Lost in Random Review

A roll of the Dicey.
Lost in Random Header

Someone at Zoink sure loves the work of Tim Burton. The creator has become synonymous with a particularly characterful brand of dark fantasy, from The Nightmare Before Christmas through to Frankenweenie and Corpse Bride, and Lost in Random evokes the exact same stop-motion gothic vibes. While that wouldn’t be enough on its own, Zoink has hung an interesting deck-building combat system on those dice-led designs while crafting an intriguing and inviting world, making Lost in Random a fantasy action game that’s worth taking a gamble on.

Even and Odd are sisters, living with their parents in Onecroft, the lowest rung on Lost in Random’s six-tier hierarchical society. As Odd turns 12, the Queen’s consort rolls into town, ready to roll the dice that dictates where her life will be lived out. Odd rolls a 6 and finds herself being collected by the Queen herself to go and live with her, leaving her family behind. Even can’t accept her sister’s fate, and after fitful dreams is led off on an adventure by a ghostly apparition. It doesn’t take long before she finds herself joined by Dicey, a living dice that opens up an array of hitherto-unimaginable options to her.

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Those options revolve around Lost in Random’s unique combat system. Even has a batch of cards in her deck, which cover a range of different options including giving her damage dealing weapons, traps and defence. You collect energy from enemies with Even’s slingshot or by dodging at the last moment, charging up Dicey and drawing cards from the deck, before roll Dicey to freeze time and see how many cards you can play. Each card has a different cost too, so you have to make a decision on whether to top up your health and work your way back into combat, or forge ahead with an offensive option.

Lost in Random Dicey Roll

It’s a refreshingly different approach to combat, and it certainly works to keep you working and thinking through encounters from start to finish. The issue is at times that it can feel a little slow. You can charge your cards up, and then fall foul of a poor roll from Dicey that leaves you with little option other than to start again. It manages to stay just on the right side of being annoying, but there are times where you’re going to feel a bit hard done by.

When you do get to unleash your cards and abilities upon the enemy, everything makes sense. Dropping in a card trap that weakens the enemy before wailing on them with a magical hammer is a trick that never gets old, and when the dice rolls are in your favour the frivolities feel suitably fantastic.

Lost in Random Combat

One of the biggest draws to Lost in Random is likely to be the art style. If you’ve got a penchant for the stop-motion animated stylings of Tim Burton and Henry Selick then you’ll immediately fall in love with the character and setting designs of Lost in Random. From the imposing Queen through to her witch-like consort and the cast of supporting characters, there’s a practiced eye for the odd and inexplicable here. One particular highlight is the scarecrow-like Rojam, the evil alter-ego of Two-Town’s mayor who, despite having a very poor grasp of rhyme, challenges Even to a poetry contest.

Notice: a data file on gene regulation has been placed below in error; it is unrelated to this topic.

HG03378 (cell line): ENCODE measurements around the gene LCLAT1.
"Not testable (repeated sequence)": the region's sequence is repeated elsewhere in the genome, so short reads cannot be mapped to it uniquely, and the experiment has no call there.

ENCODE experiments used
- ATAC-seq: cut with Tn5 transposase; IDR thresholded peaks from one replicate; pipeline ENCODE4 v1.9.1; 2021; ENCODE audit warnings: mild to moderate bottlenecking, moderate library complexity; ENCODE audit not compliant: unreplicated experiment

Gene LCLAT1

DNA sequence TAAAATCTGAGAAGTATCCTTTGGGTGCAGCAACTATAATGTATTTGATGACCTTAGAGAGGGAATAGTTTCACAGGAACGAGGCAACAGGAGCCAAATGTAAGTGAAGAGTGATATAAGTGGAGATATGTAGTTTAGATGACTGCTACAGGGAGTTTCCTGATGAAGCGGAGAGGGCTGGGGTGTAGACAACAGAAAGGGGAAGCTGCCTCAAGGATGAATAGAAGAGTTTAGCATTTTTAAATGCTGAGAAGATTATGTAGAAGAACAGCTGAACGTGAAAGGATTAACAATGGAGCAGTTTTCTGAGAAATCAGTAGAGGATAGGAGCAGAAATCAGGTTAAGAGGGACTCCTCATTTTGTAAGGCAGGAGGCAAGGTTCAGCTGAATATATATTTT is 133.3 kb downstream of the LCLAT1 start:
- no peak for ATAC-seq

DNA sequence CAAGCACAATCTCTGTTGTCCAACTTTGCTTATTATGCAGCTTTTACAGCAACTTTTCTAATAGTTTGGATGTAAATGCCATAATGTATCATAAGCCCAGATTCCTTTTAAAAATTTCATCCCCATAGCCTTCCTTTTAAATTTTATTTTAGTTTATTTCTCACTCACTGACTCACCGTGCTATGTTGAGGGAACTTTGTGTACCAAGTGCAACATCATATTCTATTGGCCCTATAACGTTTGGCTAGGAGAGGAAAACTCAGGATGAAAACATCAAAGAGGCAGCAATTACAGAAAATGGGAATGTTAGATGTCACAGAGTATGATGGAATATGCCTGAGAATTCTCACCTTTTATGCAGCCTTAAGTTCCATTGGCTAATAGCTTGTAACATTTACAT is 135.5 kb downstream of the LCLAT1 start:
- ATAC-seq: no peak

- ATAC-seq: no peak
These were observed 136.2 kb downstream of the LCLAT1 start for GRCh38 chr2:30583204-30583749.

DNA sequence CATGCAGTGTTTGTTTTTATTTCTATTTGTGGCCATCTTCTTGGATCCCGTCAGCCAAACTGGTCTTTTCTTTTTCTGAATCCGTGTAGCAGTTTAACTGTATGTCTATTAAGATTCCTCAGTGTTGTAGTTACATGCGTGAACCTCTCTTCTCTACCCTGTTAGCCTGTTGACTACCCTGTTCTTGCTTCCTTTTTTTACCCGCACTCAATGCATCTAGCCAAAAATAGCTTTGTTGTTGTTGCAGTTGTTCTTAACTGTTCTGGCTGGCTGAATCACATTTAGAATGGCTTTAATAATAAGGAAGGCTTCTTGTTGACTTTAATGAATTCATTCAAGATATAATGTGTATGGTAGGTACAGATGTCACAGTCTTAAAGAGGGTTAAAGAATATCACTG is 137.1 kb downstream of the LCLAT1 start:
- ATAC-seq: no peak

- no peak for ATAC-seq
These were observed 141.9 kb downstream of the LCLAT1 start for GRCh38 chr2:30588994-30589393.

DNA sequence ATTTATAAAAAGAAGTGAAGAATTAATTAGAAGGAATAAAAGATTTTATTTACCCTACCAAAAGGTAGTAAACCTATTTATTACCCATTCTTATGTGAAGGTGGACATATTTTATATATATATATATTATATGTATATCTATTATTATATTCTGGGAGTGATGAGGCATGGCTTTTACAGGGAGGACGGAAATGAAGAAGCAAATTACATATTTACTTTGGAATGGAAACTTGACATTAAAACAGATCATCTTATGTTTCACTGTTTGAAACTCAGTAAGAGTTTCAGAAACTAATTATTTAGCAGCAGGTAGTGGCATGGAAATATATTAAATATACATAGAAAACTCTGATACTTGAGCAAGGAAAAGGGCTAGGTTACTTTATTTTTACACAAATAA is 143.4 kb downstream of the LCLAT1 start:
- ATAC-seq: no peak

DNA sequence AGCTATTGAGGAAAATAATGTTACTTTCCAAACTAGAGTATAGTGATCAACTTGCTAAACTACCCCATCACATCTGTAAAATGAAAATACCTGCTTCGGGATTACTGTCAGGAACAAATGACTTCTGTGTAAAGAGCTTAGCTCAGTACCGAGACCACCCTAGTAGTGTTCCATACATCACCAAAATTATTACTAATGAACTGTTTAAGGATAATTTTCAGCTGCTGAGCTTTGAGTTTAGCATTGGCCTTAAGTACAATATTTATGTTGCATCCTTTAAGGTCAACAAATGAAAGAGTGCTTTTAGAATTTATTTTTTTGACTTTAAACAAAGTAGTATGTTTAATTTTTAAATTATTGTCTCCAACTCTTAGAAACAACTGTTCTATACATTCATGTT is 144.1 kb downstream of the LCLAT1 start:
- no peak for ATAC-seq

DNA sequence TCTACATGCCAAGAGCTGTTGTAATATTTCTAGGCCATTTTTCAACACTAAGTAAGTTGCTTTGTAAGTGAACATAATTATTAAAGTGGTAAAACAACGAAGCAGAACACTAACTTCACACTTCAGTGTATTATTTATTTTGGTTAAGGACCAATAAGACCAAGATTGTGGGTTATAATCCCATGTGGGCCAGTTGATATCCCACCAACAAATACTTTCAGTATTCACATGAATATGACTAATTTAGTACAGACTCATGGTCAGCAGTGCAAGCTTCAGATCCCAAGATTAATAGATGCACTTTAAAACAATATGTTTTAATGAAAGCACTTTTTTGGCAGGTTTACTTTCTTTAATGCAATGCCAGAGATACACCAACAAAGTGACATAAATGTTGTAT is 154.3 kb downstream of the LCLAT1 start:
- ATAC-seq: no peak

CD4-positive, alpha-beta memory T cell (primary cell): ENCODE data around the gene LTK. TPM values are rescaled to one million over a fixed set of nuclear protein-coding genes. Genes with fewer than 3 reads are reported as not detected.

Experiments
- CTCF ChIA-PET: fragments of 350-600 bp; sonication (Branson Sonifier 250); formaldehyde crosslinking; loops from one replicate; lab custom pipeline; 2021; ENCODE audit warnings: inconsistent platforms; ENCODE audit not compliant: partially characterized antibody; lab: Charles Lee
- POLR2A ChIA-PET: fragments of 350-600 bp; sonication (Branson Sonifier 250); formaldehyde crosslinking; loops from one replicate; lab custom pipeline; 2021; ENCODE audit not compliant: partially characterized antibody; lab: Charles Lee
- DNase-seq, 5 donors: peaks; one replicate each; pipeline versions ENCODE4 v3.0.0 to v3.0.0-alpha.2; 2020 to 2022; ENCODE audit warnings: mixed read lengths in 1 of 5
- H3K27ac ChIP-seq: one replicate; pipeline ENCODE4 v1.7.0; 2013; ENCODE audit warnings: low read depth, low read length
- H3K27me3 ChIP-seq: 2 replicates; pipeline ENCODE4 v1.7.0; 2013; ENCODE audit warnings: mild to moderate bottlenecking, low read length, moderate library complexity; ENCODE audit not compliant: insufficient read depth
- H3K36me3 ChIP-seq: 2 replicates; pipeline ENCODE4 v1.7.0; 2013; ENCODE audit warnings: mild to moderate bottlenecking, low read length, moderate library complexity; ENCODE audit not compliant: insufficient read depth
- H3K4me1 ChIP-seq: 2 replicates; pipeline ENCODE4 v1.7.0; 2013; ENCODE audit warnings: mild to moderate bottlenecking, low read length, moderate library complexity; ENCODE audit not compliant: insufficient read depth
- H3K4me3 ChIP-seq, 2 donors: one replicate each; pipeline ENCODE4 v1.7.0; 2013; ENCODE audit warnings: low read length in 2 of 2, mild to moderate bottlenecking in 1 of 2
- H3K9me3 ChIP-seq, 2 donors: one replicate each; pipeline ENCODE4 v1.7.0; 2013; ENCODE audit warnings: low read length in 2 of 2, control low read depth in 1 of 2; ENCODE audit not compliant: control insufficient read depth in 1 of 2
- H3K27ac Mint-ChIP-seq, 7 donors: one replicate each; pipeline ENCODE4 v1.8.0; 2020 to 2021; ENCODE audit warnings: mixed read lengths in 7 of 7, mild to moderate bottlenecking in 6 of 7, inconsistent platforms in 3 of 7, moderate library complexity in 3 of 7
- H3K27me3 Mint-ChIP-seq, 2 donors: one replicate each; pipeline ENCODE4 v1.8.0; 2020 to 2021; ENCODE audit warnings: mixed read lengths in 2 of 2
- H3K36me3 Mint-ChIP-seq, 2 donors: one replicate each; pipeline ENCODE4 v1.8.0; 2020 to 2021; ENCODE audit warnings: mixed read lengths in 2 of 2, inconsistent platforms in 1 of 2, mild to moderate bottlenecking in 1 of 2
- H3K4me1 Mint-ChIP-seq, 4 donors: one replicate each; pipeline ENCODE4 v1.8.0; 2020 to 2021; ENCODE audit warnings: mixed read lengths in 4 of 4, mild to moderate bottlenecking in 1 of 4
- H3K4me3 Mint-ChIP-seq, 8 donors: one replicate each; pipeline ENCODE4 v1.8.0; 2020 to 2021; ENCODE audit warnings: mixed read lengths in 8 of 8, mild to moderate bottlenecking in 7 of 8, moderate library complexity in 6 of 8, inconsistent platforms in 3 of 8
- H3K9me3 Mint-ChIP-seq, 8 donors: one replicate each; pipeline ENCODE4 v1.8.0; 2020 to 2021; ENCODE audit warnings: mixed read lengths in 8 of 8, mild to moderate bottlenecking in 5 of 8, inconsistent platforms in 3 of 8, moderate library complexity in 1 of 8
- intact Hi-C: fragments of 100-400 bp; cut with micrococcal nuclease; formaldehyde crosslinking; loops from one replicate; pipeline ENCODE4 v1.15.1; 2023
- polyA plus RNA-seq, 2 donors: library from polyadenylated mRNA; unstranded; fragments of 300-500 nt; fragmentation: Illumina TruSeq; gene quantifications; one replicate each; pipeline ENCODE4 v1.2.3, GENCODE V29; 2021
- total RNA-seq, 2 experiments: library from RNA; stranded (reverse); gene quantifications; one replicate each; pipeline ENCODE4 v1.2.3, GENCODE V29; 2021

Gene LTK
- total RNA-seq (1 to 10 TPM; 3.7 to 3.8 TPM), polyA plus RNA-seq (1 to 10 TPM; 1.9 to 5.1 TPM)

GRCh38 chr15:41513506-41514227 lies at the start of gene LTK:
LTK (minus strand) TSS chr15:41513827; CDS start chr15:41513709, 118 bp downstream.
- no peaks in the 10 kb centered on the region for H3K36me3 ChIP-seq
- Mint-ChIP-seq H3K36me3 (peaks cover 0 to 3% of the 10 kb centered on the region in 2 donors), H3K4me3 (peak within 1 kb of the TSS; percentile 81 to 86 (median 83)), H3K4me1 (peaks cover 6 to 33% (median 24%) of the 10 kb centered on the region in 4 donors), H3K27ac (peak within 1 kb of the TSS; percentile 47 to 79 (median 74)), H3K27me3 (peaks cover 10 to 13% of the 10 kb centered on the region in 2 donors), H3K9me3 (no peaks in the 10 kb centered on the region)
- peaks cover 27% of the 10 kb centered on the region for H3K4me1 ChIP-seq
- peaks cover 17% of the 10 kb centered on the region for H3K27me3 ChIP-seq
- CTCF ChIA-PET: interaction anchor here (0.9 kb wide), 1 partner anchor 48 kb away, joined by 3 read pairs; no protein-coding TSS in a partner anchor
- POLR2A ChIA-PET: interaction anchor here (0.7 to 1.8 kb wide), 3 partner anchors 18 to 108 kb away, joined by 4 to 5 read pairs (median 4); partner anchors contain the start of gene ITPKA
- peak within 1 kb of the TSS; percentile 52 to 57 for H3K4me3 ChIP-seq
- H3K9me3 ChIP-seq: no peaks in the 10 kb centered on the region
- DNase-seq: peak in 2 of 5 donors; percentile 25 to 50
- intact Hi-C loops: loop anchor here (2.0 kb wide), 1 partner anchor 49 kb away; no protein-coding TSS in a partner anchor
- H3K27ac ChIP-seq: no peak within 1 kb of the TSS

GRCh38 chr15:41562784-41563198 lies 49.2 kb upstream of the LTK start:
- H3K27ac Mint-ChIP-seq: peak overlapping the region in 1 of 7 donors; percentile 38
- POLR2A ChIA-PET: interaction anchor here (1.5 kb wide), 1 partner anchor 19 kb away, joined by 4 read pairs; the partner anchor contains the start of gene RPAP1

There is some disappointment to the lack of variety in the character models though. Whether it’s the robotic minions of the Queen that you regularly face off against, or another fish-like NPC, there can be times where you’ll question whether you’ve been somewhere before.

That disappointment may well extend further, as so much of Lost in Random’s world-building is done through reams of exposition that is spun from those characters. It’s clear that a huge amount of work has gone into making this fantasy world feel lived in and fully formed, but it’s often doled out in a way that doesn’t make things feel so much magical as mundane. You’ll find yourself beginning to click swiftly through dialogue all too soon.

Lost in Random Art Style

What does work is the narrative framing for Even’s tale. Told in a storybook style by a particularly smooth and sultry narrator, there are times where Lost in Random feels like a Burton-produced movie that you happen to be in control of. The effect is intoxicating. You’ll overlook some of the less successful elements as you’re invested in Even and Dicey’s journey. The fact that Dicey is a burbling delight like R2-D2 is another advantage.

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Summary
Lost in Random is a beautiful Burton-esque fantasy that comes close to evoking the same levels of craft and character as its obvious inspirations. It doesn’t quite sustain the wonder from start to finish, but it remains an easy recommendation.
Good
  • Fantastic art direction
  • Card combat is tactical and refreshing
  • The soundtrack is wonderful
Bad
  • Things feel stretched out towards the end
  • Lack of character variety
7
Written by
TSA's Reviews Editor - a hoarder of headsets who regularly argues that the Sega Saturn was the best console ever released.